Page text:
19 June 2018

Still the breath

When the sun doesn’t go down, you feel giddy and even though you are tired, you aren’t tired. This is what someone said to me in Sweden last week, a man with a moustache in a restaurant who was instantly believable, the way Swedes are in my experience. They come off as having no pretence and when I left after dinner when I walked home in the midnight sun, I thought he was of course right, and I appreciated this word giddy like I was some sort of child waiting for a summer birthday. I woke up at four or five in the morning because I didn’t bother to close the curtain and left the window open when I went to sleep and the sun kept waking me up. After a week of travel and writing and listening and talking, I was exhausted, but I couldn’t stop myself from getting up and going, running around the lakes in the cool air and finding, by a stroke of luck when I was trying to run another kilometre, a new path through the woods, through the canopy of trees, deeper and deeper into the forest.

Växjö is a small place, but big enough to buy falafel from immigrants in the town centre or to get lost in some group of houses that might as well be a subdivision in the American sense. I saw, walking down the road, an American Chevy Suburban, the big SUV that had surprised me with its ubiquity in Queens this spring. It didn’t seem out of place, but more civilised next to the smaller house and the narrower Swedish streets that had, in one place, flower planters in the middle of the road to slow the traffic. This, I thought, is very Swedish, ardently un-American — people over wealth and machines. I wanted to snap a picture, but didn’t in the end, thinking of how they, the beautiful, imagined Swedish people I was trying to impress, might perceive it, me standing in the road like an idiot. Instead, I kept walking, until I saw Chris across the road and felt whatever feeling you feel when you’ve come home.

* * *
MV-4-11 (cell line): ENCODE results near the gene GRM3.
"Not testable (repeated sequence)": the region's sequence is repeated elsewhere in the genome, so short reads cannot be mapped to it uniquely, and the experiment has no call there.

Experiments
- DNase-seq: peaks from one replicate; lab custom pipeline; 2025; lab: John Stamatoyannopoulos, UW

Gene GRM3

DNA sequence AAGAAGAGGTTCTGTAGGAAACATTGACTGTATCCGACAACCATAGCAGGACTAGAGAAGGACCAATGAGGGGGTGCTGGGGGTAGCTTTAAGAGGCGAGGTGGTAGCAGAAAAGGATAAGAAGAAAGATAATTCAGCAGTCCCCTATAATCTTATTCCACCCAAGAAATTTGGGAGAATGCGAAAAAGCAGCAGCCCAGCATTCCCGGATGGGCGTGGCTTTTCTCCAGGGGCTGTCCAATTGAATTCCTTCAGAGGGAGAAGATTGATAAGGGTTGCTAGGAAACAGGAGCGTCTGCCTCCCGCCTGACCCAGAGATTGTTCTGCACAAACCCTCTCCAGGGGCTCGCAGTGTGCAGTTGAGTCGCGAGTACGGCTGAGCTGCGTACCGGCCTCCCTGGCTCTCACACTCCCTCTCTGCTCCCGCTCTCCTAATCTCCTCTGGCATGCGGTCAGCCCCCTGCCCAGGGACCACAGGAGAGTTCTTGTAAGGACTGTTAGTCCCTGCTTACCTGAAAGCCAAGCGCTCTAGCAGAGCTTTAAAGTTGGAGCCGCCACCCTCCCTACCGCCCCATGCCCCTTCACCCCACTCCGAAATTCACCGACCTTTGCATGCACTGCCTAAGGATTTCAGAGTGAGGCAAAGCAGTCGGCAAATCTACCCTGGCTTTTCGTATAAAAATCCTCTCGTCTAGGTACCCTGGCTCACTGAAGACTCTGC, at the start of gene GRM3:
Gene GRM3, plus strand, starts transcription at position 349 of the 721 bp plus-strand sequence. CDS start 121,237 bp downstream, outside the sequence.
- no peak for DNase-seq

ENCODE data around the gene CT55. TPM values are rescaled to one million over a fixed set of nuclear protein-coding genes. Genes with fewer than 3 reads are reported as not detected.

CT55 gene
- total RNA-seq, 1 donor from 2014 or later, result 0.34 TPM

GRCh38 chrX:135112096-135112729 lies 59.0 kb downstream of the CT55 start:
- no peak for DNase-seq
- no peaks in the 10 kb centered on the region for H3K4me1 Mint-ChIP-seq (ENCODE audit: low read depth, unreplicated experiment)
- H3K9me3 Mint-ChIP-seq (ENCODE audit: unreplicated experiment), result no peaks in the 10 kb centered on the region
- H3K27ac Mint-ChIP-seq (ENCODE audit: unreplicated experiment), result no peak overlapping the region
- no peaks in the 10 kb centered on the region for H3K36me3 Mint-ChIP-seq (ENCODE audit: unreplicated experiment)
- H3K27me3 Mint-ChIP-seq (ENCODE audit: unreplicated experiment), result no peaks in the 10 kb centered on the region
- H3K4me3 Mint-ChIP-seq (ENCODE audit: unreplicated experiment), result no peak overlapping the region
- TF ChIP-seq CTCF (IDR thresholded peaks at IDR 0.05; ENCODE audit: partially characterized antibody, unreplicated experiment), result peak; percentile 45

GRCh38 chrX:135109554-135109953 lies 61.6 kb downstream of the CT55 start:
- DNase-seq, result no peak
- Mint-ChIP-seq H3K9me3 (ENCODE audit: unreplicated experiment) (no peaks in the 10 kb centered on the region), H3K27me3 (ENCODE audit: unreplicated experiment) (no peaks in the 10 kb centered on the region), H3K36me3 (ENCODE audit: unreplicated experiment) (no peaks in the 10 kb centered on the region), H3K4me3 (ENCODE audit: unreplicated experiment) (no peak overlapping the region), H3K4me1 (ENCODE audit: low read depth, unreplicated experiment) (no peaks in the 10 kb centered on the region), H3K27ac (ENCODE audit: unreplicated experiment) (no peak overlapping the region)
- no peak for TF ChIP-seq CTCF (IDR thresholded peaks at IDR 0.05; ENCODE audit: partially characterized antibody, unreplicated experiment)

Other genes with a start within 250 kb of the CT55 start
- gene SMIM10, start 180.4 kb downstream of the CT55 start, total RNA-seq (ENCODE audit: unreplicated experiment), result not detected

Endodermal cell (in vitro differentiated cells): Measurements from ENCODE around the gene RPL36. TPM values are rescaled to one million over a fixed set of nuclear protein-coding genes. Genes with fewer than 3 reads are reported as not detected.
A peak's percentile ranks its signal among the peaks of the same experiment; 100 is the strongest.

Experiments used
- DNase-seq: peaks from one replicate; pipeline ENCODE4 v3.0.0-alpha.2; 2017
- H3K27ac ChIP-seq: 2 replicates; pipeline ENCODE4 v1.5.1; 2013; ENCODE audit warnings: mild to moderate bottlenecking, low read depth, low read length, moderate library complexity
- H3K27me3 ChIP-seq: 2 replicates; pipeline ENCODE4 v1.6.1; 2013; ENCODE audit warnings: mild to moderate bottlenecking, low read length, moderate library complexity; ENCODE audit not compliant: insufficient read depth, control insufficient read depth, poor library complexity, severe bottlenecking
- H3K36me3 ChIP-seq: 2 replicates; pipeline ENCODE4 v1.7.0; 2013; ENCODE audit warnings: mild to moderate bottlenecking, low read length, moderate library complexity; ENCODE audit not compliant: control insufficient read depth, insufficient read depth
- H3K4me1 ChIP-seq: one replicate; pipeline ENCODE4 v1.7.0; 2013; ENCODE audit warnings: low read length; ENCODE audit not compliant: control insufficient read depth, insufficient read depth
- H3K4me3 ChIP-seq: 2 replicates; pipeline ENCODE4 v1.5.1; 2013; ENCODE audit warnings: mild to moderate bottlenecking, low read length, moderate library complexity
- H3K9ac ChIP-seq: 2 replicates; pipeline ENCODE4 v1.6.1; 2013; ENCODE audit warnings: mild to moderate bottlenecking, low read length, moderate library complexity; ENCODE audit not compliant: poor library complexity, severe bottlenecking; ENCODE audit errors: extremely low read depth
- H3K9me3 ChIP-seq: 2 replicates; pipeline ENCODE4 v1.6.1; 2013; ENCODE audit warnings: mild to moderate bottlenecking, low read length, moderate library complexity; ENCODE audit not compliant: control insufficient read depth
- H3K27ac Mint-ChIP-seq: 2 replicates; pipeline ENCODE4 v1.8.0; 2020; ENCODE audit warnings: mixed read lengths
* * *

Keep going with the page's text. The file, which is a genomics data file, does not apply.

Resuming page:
When it ended, I woke up in my own bed, in Birmingham, at four-thirty in the morning, the British Summer seemingly gone now and my wife sleeping next to me. I made coffee and looked out in the garden, my garden in my home that I can afford for the moment. I weighed myself and felt the fleeting pride of staying thin for another week. I cooked my breakfast and sat at the Ecrol table I bought last autumn after years of eating on the coffee table and thought, but why am I here and not there, or anywhere, in Japan, or Malaysia. It’s the same thought I’ve had for fifteen years, although it lingers less now that I am soon to be thirty-six and have begun to realise there's no master narrative. Now, there are things to be done, meditation to get on with and then emails and then the kids will be up to hug me around the neck. There is also, I am reminded, still the breath. Yes, the breath, which you can come back to at any moment. There it is — in and out. Here, in and out, Sweden, in and out, Japan, in and out. In and out. It will continue for some time.

09 June 2018

The heat

You’ll remember the heat, won’t you, I thought in Malaysia, when the last few weeks of my time there were coming, when I was standing, looking out of the house in Taman Sri Minang into the park that had at times been filled with packs of feral dogs or with men spraying chemicals to kill the dengue-laden mosquitoes. Naomi remembers this well. It was always hot. It rained and things would become muggy and cooler, but it was still hot. You could lay on the bed without covers, in the heat, and look up at the fan, knowing that the autumn wasn’t coming but still thinking that it would come.